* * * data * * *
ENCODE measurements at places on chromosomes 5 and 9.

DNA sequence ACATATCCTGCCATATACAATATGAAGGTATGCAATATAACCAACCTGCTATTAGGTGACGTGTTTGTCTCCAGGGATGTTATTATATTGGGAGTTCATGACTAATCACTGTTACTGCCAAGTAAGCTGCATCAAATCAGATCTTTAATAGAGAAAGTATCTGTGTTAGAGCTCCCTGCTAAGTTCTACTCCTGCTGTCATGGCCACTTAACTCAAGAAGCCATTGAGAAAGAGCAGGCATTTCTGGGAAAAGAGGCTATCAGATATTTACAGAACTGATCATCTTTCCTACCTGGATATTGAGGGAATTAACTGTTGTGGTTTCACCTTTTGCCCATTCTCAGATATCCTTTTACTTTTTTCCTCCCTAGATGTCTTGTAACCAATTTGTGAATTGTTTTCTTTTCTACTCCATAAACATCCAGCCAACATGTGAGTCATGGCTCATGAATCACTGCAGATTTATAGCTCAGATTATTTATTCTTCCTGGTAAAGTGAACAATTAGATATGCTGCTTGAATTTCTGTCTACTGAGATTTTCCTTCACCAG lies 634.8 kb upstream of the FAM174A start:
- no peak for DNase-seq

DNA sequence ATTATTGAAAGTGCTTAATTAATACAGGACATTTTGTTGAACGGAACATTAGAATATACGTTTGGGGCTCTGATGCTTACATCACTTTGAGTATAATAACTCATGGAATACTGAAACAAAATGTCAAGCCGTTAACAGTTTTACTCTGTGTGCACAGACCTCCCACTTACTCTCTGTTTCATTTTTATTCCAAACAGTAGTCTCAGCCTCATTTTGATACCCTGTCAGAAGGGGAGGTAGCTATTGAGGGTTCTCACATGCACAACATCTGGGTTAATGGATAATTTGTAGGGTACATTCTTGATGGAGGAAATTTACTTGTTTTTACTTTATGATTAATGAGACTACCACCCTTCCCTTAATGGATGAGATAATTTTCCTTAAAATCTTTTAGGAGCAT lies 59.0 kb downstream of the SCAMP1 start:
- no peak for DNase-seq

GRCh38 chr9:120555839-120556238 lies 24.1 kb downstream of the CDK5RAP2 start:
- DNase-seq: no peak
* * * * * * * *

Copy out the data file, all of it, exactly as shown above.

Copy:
ENCODE measurements at places on chromosomes 5 and 9.

DNA sequence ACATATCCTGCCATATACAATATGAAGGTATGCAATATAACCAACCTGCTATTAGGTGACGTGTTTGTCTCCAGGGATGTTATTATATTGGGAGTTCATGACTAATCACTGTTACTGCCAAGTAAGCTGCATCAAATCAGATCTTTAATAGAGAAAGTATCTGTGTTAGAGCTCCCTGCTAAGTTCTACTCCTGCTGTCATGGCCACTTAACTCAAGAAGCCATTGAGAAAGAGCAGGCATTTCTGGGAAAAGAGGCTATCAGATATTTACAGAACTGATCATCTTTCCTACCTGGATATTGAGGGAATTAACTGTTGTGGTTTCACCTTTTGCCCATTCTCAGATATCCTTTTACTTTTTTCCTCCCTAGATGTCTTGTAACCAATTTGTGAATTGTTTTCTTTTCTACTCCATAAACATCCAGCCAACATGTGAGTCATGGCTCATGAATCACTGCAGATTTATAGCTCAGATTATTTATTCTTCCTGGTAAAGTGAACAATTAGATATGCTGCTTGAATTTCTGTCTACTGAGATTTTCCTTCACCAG lies 634.8 kb upstream of the FAM174A start:
- no peak for DNase-seq

DNA sequence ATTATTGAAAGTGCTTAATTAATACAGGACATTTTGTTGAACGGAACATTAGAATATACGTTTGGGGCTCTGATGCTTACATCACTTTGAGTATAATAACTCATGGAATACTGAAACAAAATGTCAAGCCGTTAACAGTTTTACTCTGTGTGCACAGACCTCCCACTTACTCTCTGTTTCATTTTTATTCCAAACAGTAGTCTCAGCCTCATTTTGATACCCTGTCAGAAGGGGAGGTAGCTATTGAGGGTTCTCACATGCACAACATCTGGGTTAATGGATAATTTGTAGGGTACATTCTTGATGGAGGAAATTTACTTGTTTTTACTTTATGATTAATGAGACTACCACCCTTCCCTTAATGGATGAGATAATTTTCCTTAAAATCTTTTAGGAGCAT lies 59.0 kb downstream of the SCAMP1 start:
- no peak for DNase-seq

GRCh38 chr9:120555839-120556238 lies 24.1 kb downstream of the CDK5RAP2 start:
- DNase-seq: no peak